The first day we were a bit shy but after that it went well. The best thing was that the summer camp was already well organized and so we knew what activities we had to do each week. After the daily meetings we had half an hour before the children arrived for us to organize material and groups. Then we checked who came and took their temperature as they arrived, following all the health advice we were given. Once we had finished the day’s camp, and the children had gone home, we met up again, the monitors and volunteers, to talk about how things had gone and whether there was anything we should know about the next day’s activities.

-What was the most important thing for you about meeting all these new people?

Just that, meeting people. Sharing opinions, playing games together, spending time together. These projects are great, and in this case they have helped people like myself to be able to do voluntary work. They are also a chance for children to get out and discover new things. The fact is that projects like this are essential.

-What did you like best and least about the project?

What I have enjoyed the most is the fact that we were a group who worked well together and that the children had a great time, that’s the most important thing, that they enjoyed it and wanted to come. What I liked the least is the simple fact of knowing that it would come to an end and we would no longer be together every day. But, the best thing is that now we know each other and we will get together again to do more projects like this.

-Have you thought about setting up some way to keep meeting the summer camp participants or to keep collaborating in other activities like the ones Atzavara Arrels do?

We have set up a Whatsapp group to keep in touch. We sent photos and other ideas about the camp to all the participants and now our aim is to stay in touch and keep participating in similar projects.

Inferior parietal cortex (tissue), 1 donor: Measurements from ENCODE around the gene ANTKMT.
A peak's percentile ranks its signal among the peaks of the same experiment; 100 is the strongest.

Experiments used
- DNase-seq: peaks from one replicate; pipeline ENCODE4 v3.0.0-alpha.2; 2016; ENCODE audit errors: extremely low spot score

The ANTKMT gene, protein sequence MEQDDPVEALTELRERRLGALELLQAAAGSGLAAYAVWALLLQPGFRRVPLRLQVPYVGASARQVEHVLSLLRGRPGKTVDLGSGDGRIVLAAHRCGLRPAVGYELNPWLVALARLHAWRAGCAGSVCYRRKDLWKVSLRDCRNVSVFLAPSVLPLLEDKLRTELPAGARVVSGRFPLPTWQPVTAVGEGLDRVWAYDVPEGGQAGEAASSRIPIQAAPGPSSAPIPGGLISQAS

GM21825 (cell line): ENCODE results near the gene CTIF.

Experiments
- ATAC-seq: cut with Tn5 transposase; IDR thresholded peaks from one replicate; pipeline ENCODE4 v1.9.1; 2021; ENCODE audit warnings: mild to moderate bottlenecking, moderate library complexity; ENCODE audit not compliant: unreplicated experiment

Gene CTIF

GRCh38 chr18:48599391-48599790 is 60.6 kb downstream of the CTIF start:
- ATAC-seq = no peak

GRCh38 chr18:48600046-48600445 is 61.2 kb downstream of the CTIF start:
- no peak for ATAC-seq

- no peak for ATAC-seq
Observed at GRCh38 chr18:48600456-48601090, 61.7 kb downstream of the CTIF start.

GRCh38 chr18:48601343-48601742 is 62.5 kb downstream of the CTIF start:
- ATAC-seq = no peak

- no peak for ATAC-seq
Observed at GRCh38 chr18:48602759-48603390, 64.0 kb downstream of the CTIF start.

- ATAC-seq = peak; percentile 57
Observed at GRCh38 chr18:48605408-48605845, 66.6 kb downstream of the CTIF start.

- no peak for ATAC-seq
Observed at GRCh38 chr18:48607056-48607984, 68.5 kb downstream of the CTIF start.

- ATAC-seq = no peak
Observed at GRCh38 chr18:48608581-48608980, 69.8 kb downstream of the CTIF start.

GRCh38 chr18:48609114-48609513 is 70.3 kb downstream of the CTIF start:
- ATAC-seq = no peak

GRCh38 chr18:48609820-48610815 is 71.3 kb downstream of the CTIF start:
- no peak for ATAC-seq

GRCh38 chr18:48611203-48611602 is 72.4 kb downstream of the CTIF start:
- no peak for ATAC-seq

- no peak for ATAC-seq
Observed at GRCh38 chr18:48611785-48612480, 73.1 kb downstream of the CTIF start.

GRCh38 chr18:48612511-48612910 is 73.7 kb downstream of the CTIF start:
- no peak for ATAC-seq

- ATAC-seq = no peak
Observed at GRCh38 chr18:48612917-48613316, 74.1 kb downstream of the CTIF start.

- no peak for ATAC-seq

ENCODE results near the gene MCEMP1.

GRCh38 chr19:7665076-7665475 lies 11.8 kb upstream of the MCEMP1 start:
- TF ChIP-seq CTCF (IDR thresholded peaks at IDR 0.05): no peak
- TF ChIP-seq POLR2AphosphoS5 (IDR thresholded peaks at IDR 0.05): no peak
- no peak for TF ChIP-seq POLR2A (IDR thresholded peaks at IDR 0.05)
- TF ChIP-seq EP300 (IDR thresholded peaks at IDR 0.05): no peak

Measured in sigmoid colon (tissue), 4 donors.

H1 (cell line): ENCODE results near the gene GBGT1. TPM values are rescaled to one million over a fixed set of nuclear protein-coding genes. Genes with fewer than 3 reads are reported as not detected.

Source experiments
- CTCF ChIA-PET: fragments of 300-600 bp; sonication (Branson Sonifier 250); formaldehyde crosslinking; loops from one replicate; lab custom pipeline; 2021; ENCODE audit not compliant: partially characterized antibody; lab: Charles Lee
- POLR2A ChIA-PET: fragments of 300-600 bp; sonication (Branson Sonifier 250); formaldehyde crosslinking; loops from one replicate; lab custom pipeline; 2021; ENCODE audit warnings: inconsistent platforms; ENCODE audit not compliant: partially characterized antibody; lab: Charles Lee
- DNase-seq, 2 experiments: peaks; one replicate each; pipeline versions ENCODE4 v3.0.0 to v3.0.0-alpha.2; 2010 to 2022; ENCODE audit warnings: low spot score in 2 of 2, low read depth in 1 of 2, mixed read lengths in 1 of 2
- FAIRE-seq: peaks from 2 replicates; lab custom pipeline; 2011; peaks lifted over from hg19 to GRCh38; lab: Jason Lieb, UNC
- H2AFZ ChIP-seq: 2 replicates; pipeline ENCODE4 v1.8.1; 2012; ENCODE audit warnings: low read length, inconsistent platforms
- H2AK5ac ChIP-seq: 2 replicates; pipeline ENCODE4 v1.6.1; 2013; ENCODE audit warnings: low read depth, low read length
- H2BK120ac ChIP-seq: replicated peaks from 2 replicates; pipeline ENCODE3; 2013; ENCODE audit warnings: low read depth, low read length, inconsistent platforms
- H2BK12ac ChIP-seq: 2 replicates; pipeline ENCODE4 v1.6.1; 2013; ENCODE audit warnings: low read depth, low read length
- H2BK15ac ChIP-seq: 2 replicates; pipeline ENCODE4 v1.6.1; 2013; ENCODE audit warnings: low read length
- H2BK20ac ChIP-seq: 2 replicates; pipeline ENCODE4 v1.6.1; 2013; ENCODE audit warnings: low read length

-Would you like to give support to other activities like Bridges which aim to promote a more inclusive, diverse community, respectful of the different characteristics of everyone?

Projects like Bridges are necessary for a community to move forward, projects where we come together and communicate, where everyone shares something with others.  A few days ago we did an activity with the children related to colours. Everyone had just one colour and to finish their painting they had to use the colours their companions had. The colours represented attitudes, culture, experiences, and if you wanted to colour in your picture, you had to ask your companions for the colours you needed. The idea is that we need to work together to move forward.

-Can you tell us about the new activity, Reacciona (React), that different volunteers have set up thanks to working together?

Different volunteers met to work out how we could help to reduce prejudices, stereotypes and racism. We considered different activities and one of them was to create an Instagram page to publish news and stories, both good and bad, related to racism, to raise awareness among people and give a space for people to tell their story. There are many examples of racism in our lives but few people make them public. We aim to change this through our Instagram page, by making people more aware of the problem, creating links among the community, and eliminating stereotypes.

-What do you think of the importance of volunteer workers in different associations or groups?

It is important for groups or organizations to have keen volunteers who can bring their own ideas. In our case, sometimes both children and volunteers have come up with ideas which have eventually become activities which weren’t originally planned. As I said, being a volunteer is great because you enjoy new experiences, meet new people, and see new opportunities.

-To finish, how would you sum up the activities you have participated in during the Bridges project?

These projects are excellent. Being a volunteer helps you enjoy them. In Tortosa there are many associations which you can join as a volunteer. The summer camp has helped me a lot and I hope to stay in contact with them.